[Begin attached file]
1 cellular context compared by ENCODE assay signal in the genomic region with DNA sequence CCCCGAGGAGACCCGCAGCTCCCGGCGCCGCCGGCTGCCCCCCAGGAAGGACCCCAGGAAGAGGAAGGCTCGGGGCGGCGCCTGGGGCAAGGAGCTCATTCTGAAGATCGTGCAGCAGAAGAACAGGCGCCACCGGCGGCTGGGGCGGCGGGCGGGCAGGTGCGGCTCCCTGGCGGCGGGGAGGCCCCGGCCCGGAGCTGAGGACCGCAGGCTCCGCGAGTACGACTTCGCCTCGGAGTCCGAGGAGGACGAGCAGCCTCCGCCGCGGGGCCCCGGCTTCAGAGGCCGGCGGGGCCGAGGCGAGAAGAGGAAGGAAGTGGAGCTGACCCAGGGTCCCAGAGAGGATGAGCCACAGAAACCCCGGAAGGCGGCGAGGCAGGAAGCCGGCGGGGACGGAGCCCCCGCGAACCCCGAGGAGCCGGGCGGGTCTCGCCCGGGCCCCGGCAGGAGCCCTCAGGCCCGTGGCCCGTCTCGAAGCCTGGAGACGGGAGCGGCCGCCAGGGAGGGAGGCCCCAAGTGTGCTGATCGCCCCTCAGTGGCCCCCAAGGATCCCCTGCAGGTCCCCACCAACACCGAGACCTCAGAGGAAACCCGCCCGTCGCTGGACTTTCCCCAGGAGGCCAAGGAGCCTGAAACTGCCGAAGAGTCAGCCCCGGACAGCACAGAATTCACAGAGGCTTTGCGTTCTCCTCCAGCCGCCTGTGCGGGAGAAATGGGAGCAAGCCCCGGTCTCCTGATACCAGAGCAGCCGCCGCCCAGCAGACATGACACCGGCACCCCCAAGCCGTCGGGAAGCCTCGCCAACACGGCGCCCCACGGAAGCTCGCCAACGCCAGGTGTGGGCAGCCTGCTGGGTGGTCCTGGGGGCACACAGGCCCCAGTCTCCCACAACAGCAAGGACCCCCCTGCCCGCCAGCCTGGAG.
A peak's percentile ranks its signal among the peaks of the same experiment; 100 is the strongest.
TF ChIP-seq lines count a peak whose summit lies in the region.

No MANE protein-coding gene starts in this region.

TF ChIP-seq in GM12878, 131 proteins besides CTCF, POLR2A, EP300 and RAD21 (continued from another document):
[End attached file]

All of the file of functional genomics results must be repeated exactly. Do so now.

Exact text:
1 cellular context compared by ENCODE assay signal in the genomic region with DNA sequence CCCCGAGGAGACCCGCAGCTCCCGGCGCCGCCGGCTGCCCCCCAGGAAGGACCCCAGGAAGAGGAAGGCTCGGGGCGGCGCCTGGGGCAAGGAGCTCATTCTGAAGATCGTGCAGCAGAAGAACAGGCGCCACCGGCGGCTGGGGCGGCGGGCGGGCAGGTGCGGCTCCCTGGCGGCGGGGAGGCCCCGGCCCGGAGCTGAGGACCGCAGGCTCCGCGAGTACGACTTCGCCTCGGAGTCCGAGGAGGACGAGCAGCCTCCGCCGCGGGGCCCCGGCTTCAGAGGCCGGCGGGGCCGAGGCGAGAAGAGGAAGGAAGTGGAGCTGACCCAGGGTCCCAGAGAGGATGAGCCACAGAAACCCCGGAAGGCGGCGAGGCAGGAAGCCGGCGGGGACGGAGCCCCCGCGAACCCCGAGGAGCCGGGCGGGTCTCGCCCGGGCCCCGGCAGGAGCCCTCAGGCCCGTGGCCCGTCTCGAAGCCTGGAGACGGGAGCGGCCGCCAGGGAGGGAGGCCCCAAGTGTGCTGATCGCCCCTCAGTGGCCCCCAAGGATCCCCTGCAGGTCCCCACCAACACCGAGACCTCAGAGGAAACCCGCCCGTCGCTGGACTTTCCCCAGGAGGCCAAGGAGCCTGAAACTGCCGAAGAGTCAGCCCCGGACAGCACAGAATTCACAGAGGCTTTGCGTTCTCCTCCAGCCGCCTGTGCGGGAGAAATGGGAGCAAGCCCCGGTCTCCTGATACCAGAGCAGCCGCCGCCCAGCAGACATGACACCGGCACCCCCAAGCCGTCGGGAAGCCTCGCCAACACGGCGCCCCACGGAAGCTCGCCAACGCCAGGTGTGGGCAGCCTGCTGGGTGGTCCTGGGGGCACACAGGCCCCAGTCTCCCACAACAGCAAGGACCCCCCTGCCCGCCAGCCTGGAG.
A peak's percentile ranks its signal among the peaks of the same experiment; 100 is the strongest.
TF ChIP-seq lines count a peak whose summit lies in the region.

No MANE protein-coding gene starts in this region.

TF ChIP-seq in GM12878, 131 proteins besides CTCF, POLR2A, EP300 and RAD21 (continued from another document):